6. Bryn James

    amh Guest

    I use the panoramic stitch mode a handfull times per trip. I couldn't
    have gotten my nice picture of the Eiffle Tower without it (Can't
    leave Paris without that). Before my digital days I'd usually buy a
    throwaway panoramic for hiking trips and such to add to my 4x6 shots.
    I'm in the habbit of putting my pictures into albums with extra wide
    pages. Panoramic sized picture frames are widely available now but I
    haven't put one of my digital panoramics into a frame yet. Mainly
    because my walls are full of pictures not because of quality issues.
    My local photo shop will print panoramic pictures and customed sized
    shots.

    I'm an amature photographer but I suspect a professional wouldn't be
    permitted to have seams showing in a picture they are selling to a
    client.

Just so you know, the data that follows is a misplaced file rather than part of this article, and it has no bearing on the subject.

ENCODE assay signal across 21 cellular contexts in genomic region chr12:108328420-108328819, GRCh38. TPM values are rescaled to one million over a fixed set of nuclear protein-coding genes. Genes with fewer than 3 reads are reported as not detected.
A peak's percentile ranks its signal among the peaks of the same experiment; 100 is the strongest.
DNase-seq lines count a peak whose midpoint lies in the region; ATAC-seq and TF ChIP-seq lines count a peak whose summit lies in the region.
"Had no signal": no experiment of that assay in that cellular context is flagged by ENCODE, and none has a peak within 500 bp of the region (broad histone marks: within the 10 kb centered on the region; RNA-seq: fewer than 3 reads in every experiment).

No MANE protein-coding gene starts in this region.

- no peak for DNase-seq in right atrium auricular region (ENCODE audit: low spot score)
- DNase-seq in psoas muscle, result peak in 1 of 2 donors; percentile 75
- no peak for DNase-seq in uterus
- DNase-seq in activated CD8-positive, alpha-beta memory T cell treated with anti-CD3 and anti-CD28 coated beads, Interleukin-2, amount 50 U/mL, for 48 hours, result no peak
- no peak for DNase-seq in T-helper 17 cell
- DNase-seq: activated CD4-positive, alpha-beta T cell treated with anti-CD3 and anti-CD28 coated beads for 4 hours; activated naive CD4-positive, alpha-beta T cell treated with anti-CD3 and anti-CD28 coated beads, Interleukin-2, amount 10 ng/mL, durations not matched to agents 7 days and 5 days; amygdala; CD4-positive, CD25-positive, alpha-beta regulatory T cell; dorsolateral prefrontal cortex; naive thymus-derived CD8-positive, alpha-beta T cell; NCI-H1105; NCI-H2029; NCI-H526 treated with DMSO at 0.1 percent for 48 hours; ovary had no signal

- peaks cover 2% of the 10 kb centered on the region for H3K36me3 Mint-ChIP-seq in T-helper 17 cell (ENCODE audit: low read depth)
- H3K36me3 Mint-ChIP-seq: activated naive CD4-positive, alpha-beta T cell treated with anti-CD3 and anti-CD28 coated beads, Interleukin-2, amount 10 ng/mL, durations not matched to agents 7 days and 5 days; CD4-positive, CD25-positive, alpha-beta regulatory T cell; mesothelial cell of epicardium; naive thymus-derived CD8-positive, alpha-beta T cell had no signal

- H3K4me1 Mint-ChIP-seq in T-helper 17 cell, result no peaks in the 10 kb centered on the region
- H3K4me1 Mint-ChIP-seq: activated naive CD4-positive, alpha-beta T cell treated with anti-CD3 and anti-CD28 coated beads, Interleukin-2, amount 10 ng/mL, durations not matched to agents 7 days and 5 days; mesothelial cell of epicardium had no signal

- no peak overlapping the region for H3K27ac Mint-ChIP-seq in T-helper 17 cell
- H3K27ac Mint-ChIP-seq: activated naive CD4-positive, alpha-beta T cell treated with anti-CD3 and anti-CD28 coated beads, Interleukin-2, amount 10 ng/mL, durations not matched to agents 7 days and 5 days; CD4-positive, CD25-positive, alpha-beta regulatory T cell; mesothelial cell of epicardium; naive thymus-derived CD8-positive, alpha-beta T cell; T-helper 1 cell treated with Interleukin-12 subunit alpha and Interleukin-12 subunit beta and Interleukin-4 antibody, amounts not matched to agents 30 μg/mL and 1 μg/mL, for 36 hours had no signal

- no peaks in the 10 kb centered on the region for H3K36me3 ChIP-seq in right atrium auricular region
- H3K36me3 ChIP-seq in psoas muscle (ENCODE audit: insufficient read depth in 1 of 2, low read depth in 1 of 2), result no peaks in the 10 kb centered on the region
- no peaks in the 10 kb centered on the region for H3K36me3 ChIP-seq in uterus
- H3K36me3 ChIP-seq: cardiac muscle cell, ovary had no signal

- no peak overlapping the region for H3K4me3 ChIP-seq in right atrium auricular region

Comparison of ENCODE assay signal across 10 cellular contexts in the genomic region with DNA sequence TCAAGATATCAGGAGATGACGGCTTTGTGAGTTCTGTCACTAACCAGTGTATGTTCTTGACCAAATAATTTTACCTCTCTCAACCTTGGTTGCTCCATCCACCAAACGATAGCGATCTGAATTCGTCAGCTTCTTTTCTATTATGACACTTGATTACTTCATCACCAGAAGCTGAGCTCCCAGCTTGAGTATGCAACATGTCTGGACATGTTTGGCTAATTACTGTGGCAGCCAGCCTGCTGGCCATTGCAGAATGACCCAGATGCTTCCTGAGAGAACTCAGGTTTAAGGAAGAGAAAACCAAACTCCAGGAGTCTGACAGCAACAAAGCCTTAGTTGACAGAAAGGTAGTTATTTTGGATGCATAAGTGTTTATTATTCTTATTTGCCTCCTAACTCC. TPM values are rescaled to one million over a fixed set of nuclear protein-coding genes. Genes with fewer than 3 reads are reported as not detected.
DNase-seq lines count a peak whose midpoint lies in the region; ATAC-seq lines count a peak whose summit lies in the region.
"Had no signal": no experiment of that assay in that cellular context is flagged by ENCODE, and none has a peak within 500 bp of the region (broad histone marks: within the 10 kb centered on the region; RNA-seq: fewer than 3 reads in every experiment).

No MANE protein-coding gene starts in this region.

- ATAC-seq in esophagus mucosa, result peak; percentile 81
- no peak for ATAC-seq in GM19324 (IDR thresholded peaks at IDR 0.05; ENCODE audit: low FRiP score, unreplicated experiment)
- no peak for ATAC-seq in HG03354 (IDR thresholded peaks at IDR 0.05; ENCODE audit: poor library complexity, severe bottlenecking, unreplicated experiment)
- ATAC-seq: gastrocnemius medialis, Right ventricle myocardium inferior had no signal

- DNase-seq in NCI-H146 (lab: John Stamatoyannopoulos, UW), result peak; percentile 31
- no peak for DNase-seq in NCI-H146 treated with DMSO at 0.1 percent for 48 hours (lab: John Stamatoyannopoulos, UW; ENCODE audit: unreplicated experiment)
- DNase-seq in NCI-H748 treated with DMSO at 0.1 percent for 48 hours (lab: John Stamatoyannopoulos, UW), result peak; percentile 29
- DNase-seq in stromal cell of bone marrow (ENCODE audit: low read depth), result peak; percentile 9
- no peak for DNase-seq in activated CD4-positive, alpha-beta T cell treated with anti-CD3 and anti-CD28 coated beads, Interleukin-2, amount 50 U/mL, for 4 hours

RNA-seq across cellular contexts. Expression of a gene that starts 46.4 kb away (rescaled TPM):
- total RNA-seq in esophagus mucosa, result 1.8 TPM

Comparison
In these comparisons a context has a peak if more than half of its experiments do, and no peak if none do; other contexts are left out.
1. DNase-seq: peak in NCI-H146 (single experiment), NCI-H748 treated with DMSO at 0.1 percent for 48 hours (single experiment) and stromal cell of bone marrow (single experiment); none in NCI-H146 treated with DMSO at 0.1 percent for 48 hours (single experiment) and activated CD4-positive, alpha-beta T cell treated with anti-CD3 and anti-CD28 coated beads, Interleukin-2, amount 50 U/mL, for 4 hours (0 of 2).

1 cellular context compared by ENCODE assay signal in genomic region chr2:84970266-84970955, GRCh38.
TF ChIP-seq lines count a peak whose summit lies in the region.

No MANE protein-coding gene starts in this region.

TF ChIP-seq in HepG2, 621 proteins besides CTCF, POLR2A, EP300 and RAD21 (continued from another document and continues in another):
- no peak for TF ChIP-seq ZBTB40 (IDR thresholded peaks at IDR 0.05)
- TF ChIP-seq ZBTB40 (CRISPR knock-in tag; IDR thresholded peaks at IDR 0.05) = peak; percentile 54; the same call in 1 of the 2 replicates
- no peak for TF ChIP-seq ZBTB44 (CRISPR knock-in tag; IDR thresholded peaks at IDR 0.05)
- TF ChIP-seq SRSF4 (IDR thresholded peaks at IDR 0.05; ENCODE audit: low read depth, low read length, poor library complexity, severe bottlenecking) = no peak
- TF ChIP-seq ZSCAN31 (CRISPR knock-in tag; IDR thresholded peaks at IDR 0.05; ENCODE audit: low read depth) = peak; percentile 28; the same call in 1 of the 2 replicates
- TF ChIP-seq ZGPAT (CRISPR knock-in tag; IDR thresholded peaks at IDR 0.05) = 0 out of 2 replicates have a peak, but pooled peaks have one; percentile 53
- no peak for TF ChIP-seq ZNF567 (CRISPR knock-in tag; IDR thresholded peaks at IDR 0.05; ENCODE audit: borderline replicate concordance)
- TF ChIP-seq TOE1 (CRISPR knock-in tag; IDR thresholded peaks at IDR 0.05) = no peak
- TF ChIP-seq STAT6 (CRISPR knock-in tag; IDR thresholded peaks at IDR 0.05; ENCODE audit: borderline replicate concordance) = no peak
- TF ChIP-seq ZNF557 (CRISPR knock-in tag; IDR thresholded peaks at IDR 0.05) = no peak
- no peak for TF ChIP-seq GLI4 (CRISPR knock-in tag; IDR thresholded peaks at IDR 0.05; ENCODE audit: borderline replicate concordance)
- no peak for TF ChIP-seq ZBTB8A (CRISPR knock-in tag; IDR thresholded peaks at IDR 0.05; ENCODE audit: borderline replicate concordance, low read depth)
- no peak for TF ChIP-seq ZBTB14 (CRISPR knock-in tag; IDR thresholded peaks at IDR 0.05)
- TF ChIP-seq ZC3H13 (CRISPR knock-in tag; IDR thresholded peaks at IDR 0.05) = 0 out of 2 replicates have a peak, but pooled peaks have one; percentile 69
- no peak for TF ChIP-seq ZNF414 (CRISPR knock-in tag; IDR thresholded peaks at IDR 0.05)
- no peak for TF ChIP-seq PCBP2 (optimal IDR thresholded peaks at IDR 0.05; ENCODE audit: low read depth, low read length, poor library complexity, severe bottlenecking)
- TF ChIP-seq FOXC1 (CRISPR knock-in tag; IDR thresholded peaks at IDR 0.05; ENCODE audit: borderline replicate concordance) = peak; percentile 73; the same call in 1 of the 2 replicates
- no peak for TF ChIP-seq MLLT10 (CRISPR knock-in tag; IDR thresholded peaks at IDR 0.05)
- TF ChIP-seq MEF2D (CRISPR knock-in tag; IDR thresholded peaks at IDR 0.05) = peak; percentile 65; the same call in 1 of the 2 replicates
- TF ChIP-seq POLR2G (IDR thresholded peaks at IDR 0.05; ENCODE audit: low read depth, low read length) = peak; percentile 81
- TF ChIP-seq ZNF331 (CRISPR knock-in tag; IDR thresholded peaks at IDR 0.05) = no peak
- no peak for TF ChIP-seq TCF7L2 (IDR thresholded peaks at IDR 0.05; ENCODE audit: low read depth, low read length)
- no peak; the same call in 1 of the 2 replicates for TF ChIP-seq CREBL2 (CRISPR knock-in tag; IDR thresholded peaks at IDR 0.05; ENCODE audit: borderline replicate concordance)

I rate my stitch mode high on the features that my camera has.

    Andy
     
    amh, May 3, 2004
    #6
  7. Because it's one of the shooting modes of the camera, so it belongs with
    the other shooting modes. On some Canons these are selected by a menu,
    on others a dial is used.
    I don't use it "all the time", but it is very useful when I want it.
    It does two independent things:

    1) Sets focus and exposure for the first frame, then uses the same
    settings for all subsequent frames so the images will match in
    brightness along the edges

    2) Provides a viewfinder display to help you overlap the images by a
    suitable amount for horizontal panoramas.

    If the camera has a true manual mode, where you can set aperture and
    shutter speed, you don't really need #1, but it's convenient. But on
    cameras without manual exposure control, panorama mode is the only way
    to get a series of images with matching exposures

    I have used panorama mode a number of times, while most of the other
    "creative shooting modes" have never been used at all.
    Plenty of people look at images on a computer, where handling a panorama
    is not a problem.

    Dave
     
    Dave Martindale, May 3, 2004
    #7
  8. Bryn James

    Ken Weitzel Guest

    Hi...

    I do often, and love it; wouldn't be without it.

    Mostly at the cottage, take beautiful shots of the
    shorelines without having to go so wide angle that
    most gets wasted in cropping.

    Couldn't be all that wrong; your domestic TV is